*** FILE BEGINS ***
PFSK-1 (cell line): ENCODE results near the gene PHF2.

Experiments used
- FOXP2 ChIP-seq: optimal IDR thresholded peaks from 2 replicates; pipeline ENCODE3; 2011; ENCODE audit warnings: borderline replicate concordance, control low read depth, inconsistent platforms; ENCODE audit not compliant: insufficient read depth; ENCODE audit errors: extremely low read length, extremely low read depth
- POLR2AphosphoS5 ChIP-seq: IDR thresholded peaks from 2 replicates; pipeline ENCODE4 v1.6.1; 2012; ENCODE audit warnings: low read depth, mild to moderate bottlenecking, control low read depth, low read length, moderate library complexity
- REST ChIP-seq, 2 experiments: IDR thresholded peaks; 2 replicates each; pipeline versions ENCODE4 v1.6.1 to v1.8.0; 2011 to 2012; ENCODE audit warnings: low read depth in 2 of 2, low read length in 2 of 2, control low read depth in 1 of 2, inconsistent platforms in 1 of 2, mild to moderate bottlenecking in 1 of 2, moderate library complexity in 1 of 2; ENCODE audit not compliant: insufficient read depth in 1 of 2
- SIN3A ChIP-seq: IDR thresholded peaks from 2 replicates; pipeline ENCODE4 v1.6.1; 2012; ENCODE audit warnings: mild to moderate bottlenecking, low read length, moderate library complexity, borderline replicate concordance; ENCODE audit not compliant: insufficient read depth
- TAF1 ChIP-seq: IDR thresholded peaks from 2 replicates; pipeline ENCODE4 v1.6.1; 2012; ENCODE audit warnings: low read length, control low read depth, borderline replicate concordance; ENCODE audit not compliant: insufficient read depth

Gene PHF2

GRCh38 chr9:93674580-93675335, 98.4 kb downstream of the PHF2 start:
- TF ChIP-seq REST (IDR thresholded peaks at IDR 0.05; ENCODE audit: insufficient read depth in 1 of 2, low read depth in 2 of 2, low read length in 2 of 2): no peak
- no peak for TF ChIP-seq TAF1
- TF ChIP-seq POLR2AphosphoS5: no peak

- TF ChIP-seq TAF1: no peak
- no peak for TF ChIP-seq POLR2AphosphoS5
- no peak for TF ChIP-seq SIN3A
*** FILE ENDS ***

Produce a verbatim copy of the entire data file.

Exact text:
PFSK-1 (cell line): ENCODE results near the gene PHF2.

Experiments used
- FOXP2 ChIP-seq: optimal IDR thresholded peaks from 2 replicates; pipeline ENCODE3; 2011; ENCODE audit warnings: borderline replicate concordance, control low read depth, inconsistent platforms; ENCODE audit not compliant: insufficient read depth; ENCODE audit errors: extremely low read length, extremely low read depth
- POLR2AphosphoS5 ChIP-seq: IDR thresholded peaks from 2 replicates; pipeline ENCODE4 v1.6.1; 2012; ENCODE audit warnings: low read depth, mild to moderate bottlenecking, control low read depth, low read length, moderate library complexity
- REST ChIP-seq, 2 experiments: IDR thresholded peaks; 2 replicates each; pipeline versions ENCODE4 v1.6.1 to v1.8.0; 2011 to 2012; ENCODE audit warnings: low read depth in 2 of 2, low read length in 2 of 2, control low read depth in 1 of 2, inconsistent platforms in 1 of 2, mild to moderate bottlenecking in 1 of 2, moderate library complexity in 1 of 2; ENCODE audit not compliant: insufficient read depth in 1 of 2
- SIN3A ChIP-seq: IDR thresholded peaks from 2 replicates; pipeline ENCODE4 v1.6.1; 2012; ENCODE audit warnings: mild to moderate bottlenecking, low read length, moderate library complexity, borderline replicate concordance; ENCODE audit not compliant: insufficient read depth
- TAF1 ChIP-seq: IDR thresholded peaks from 2 replicates; pipeline ENCODE4 v1.6.1; 2012; ENCODE audit warnings: low read length, control low read depth, borderline replicate concordance; ENCODE audit not compliant: insufficient read depth

Gene PHF2

GRCh38 chr9:93674580-93675335, 98.4 kb downstream of the PHF2 start:
- TF ChIP-seq REST (IDR thresholded peaks at IDR 0.05; ENCODE audit: insufficient read depth in 1 of 2, low read depth in 2 of 2, low read length in 2 of 2): no peak
- no peak for TF ChIP-seq TAF1
- TF ChIP-seq POLR2AphosphoS5: no peak

- TF ChIP-seq TAF1: no peak
- no peak for TF ChIP-seq POLR2AphosphoS5
- no peak for TF ChIP-seq SIN3A